Melsens pointed out (1844) that iodide of potassium favored the elim-
ination of mercury as well as of lead, and in many cases it has been found
that elimination, which had ceased, has been renewed under the influence
of the iodide; yet this influence is not always sufficient to complete the
process, for Kussmaul found a quantity of mercury in the viscera of a
patient who had taken none for four months, and who, in the course of a
month, had taken 2 oz. of the iodide.

Riederer has made experiments to ascertain the quantity of mercury
that may be found in different organs or secretions: of about 10 gr. of
calomel given to a dog in thirty-one days, he recovered four-fifths the
largest proportion from the faeces, the next from the urine, the liver, the
thoracic viscera and brain, and the least from the muscles (quoted by Hal-
lopeau, p. 58). Other observers agree that on section of an animal sub-
jected to the action of mercury, the largest amounts are found in the
liver and kidneys (and not in consequence of their containing more blood
than other viscera, for the blood contained a much less proportion of the
drug); it must therefore be considered to have a special determination
to the liver and kidneys, and it is eliminated mainly by the bile and the
urine; in this respect it resembles other metals.

PHYSIOLOGICAL ACTIOX (EXTERNAL). The local action of mercury
varies according as to whether the metal itself is used, or one of its solu-
ble or insoluble compounds, and of course according to the strength of
the preparation; and on account of the volatility and the ready absorp-
tion of the drug, its local use often induces its systemic effects.

Metallic mercury produces upon the skin no other local effect than a
sense of coldness. Mercurial ointment applied by friction is usually well
borne, but sometimes excites a red or vesicular eruption (mercurial ecze-
ma), more or less intense; ointment of the red oxide is painful to sen-
sitive parts, and that of the red iodide may irritate very severely, even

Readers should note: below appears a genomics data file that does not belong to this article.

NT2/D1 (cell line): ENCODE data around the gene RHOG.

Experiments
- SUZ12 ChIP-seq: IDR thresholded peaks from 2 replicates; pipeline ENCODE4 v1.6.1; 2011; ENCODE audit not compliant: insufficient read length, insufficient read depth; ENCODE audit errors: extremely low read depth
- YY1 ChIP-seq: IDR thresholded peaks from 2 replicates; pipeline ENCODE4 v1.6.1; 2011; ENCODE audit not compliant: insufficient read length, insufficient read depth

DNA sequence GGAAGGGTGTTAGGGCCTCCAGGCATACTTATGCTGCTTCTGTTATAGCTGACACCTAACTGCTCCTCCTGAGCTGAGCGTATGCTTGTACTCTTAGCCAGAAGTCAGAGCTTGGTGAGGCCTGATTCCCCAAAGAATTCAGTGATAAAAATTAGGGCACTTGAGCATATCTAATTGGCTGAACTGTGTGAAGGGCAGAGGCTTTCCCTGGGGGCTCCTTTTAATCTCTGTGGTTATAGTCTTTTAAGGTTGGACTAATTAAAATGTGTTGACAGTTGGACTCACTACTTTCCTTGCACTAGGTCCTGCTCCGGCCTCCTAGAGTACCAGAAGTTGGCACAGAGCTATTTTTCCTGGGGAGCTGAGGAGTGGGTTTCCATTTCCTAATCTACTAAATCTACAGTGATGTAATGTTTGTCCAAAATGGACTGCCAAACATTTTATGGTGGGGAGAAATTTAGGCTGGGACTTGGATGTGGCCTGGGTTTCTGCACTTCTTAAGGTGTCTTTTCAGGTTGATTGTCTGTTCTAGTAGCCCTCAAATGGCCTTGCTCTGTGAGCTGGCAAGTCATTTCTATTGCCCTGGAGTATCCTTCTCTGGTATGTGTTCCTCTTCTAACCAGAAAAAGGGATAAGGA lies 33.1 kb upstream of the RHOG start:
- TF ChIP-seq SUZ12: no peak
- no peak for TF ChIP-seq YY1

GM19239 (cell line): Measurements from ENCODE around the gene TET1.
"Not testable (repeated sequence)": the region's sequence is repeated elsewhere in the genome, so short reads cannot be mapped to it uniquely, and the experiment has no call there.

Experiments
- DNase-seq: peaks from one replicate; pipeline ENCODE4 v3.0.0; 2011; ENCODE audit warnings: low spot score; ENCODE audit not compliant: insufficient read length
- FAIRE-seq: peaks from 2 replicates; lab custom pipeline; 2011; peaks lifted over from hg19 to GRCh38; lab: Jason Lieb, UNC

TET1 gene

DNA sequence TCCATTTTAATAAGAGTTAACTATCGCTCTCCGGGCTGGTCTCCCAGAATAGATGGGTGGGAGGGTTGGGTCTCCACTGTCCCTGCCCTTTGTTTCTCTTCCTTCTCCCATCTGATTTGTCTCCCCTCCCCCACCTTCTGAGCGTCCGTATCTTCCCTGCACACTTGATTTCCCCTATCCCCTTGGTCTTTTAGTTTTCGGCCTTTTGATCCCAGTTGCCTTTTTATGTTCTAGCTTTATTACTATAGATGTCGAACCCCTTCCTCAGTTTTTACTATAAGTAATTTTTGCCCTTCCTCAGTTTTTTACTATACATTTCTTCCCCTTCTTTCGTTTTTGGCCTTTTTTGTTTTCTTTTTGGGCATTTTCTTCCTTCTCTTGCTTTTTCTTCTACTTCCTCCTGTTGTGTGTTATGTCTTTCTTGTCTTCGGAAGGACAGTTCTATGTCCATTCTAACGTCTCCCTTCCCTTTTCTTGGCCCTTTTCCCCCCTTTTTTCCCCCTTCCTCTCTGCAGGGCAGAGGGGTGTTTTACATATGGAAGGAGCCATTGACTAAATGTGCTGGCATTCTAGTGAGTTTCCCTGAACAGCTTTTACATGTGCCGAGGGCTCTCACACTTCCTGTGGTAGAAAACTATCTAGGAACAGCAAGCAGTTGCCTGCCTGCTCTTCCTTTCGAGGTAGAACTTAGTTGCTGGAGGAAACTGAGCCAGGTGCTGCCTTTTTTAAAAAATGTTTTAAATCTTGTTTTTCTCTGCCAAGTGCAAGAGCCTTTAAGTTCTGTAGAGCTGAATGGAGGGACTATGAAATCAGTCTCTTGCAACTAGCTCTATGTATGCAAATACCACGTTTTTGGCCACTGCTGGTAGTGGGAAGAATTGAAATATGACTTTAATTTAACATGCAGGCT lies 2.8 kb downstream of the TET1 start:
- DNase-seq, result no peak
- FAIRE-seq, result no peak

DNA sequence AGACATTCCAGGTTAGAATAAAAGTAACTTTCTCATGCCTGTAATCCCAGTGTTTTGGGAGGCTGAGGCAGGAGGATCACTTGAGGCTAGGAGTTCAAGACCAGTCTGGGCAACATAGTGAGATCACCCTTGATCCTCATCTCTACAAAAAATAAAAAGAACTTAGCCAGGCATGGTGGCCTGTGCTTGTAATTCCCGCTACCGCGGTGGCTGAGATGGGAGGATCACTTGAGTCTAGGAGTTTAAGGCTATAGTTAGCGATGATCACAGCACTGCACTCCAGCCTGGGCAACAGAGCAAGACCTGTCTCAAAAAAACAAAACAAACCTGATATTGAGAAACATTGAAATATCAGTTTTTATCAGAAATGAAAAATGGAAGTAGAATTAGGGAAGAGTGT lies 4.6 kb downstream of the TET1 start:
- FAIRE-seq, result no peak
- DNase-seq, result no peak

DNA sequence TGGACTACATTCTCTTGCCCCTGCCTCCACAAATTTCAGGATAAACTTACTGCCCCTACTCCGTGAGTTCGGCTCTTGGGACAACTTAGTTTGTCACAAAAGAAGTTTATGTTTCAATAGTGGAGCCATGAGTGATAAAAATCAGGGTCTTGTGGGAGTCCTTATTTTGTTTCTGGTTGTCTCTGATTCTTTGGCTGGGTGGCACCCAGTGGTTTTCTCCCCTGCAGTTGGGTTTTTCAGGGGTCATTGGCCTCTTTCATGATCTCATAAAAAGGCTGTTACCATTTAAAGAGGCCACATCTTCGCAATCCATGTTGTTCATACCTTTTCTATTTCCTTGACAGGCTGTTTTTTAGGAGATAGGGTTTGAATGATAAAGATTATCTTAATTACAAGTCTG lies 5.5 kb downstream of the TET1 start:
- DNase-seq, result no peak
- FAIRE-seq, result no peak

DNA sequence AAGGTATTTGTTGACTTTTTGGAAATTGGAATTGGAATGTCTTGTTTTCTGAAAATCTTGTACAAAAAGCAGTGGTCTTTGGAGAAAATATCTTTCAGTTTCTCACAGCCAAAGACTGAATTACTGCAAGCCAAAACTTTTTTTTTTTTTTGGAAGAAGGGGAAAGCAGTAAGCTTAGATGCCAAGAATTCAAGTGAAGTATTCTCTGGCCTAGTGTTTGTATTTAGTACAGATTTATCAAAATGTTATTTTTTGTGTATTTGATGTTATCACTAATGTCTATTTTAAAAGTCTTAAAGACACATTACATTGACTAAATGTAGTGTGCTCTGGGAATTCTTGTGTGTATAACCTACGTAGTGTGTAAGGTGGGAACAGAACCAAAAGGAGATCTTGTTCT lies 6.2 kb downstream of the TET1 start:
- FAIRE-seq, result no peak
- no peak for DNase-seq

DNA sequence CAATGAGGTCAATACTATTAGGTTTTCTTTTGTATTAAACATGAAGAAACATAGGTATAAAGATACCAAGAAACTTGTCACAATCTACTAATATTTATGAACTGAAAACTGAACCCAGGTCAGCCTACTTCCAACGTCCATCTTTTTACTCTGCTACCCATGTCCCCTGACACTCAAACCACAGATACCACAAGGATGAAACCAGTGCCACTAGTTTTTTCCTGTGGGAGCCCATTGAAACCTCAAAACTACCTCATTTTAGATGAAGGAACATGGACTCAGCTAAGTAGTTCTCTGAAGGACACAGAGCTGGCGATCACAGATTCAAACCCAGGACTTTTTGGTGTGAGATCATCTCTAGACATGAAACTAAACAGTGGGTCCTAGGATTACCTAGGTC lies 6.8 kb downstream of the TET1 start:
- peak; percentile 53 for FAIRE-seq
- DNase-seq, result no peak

to vesication: if not perfectly fresh an additional source of irritation is
found in rancid lard: good calomel ointment is rather soothing than

A strength of 2 gr. of corrosive sublimate in the ounce of liquid suf-
fices to destroy parasitic life; a stronger lotion irritates. Cloquet, the


distinguished anatomist, suffered from severe local and general symptoms
after handling some preparations steeped in a strong solution. A pro-
portion of 10 gr. to the drachm of alcohol vesicates, and when applied to
the scalp has caused death in a child (J^ancet, ii., 1871). In two other
children, the use to the scalp of an ointment containing 120 gr. to the
ounce of tallow also caused death (Dublin Journal, August, 1854). The
solution of the metal in nitric acid (liquor hydrargyri nitratis acidus) is a
powerful and painful caustic, and its application has sometimes, thougli
not frequently, been followed by severe general symptoms: it combines
with albumen and fibrine, producing a white eschar.

On the mucous membrane of the intestinal tract mercurial compounds
may exert a local action of the same nature as upon the skin. Quicksil-
ver, in doses of oz. or more, will usually pass through the intestine by
its mechanical weight, and unaltered; sometimes it has caused perforation.

PHYSIOLOGICAL ACTION (INTERNAL). In studying the action of this
medicine, it is more than usually important to distinguish between the
effects of small and of large doses. Modern observation shows us that
the former are rather of tonic and constructive character, while older
records have told us only too well the fatally destructive results of the
" heroic " administration of the drug. I do not mean simply that one
grain, e.g., of calomel has a different effect from twenty: we must esti-
mate the dose rather by what is absorbed of it, and by the results shown,
especially by the state of the mouth and the secretions. Practically we
can either give the medicine so as to cure without marked effect upon
these, or so as to produce only moderate effects, and it is this "slight
mercurialization" which requires to be distinguished from the severe form
which should be called rather mercurial poisoning, and is accompanied
with stomatitis, salivation, diarrhoea, cachexia, etc. A similar difference
of degree exists, of course, in the action of all powerful medicines, but it
requires more attention in the present instance, because our predecessors
thought to give benefit only by what we consider a poisonous action of
the drug,^and it consequently fell into undeserved discredit. There is,
further, a chronic form of mercurial poisoning which may still be met
with in various trades, and this differs in some respects from any condi-
tion produced by modern medication.

Circulatory System. Recent observations as to the action of mercury
on the blood illustrate well its different effects, since they show that, in